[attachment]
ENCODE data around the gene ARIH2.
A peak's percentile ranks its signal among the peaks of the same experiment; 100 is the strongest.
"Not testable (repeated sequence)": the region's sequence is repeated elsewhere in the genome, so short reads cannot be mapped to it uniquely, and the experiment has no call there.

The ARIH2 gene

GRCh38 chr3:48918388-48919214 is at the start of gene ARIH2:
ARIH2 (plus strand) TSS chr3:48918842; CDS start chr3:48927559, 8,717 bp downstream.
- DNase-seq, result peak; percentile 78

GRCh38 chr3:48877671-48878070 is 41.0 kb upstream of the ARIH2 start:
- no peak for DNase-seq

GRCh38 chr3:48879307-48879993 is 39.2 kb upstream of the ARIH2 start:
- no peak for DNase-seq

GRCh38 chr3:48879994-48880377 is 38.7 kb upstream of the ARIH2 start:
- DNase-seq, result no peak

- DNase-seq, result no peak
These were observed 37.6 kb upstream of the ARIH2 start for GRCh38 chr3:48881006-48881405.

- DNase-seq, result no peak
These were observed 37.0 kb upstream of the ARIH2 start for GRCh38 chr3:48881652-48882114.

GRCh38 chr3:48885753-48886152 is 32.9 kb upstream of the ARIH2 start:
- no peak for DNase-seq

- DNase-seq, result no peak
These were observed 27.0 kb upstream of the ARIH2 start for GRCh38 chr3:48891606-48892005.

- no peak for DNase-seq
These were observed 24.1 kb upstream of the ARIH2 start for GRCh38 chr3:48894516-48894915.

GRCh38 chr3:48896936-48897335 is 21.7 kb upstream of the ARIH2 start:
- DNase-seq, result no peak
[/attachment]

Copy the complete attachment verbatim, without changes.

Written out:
ENCODE data around the gene ARIH2.
A peak's percentile ranks its signal among the peaks of the same experiment; 100 is the strongest.
"Not testable (repeated sequence)": the region's sequence is repeated elsewhere in the genome, so short reads cannot be mapped to it uniquely, and the experiment has no call there.

The ARIH2 gene

GRCh38 chr3:48918388-48919214 is at the start of gene ARIH2:
ARIH2 (plus strand) TSS chr3:48918842; CDS start chr3:48927559, 8,717 bp downstream.
- DNase-seq, result peak; percentile 78

GRCh38 chr3:48877671-48878070 is 41.0 kb upstream of the ARIH2 start:
- no peak for DNase-seq

GRCh38 chr3:48879307-48879993 is 39.2 kb upstream of the ARIH2 start:
- no peak for DNase-seq

GRCh38 chr3:48879994-48880377 is 38.7 kb upstream of the ARIH2 start:
- DNase-seq, result no peak

- DNase-seq, result no peak
These were observed 37.6 kb upstream of the ARIH2 start for GRCh38 chr3:48881006-48881405.

- DNase-seq, result no peak
These were observed 37.0 kb upstream of the ARIH2 start for GRCh38 chr3:48881652-48882114.

GRCh38 chr3:48885753-48886152 is 32.9 kb upstream of the ARIH2 start:
- no peak for DNase-seq

- DNase-seq, result no peak
These were observed 27.0 kb upstream of the ARIH2 start for GRCh38 chr3:48891606-48892005.

- no peak for DNase-seq
These were observed 24.1 kb upstream of the ARIH2 start for GRCh38 chr3:48894516-48894915.

GRCh38 chr3:48896936-48897335 is 21.7 kb upstream of the ARIH2 start:
- DNase-seq, result no peak